Given the rapid rate of innovation in the software field, the costs of obsolete systems are usually much higher than most people realize. The only way to know for sure is to estimate that cost.
Some things in life are inevitable: death, taxes, and obsolete software. For extreme examples of obsolete software see this article by Kenneth Corbin: U.S. CIO aims to cut legacy spending, proposes IT modernization. While technologies fall out of favor, companies change, their markets grow, they are familiar with their software and may hang onto it long past its prime. Though there are many reasons not to change enterprise software, possibly the biggest is inertia. If it isn’t broken, why fix it?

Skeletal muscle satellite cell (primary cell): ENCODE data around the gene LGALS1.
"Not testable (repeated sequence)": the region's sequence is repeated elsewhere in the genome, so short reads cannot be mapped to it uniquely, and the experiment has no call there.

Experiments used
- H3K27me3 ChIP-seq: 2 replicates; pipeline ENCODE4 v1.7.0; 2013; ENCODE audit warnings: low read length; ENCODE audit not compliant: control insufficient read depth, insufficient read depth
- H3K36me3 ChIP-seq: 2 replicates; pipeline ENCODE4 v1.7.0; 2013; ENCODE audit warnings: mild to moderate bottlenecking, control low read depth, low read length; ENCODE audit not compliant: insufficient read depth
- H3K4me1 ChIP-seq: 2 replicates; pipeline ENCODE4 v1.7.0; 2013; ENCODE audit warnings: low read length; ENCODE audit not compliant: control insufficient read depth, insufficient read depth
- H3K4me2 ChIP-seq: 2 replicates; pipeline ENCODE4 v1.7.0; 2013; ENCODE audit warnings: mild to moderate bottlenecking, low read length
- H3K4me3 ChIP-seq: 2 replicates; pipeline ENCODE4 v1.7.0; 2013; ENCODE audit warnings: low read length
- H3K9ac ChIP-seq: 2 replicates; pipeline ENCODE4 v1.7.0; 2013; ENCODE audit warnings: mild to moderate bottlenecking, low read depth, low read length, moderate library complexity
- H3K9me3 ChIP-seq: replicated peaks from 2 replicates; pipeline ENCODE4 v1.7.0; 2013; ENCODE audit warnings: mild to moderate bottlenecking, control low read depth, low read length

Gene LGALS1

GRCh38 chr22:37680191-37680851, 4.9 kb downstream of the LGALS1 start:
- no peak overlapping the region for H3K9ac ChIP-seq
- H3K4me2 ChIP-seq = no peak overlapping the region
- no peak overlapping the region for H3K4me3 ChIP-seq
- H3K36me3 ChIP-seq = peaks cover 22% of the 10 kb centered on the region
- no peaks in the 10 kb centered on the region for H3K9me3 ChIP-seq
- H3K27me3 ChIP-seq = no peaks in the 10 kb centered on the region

The cost of not replacing old software must be estimated to answer the above question, especially for systems that have been in place for more than ten years. This cost is often much higher than expected and is incurred every year. Start the process by estimating the common costs of obsolete software listed below: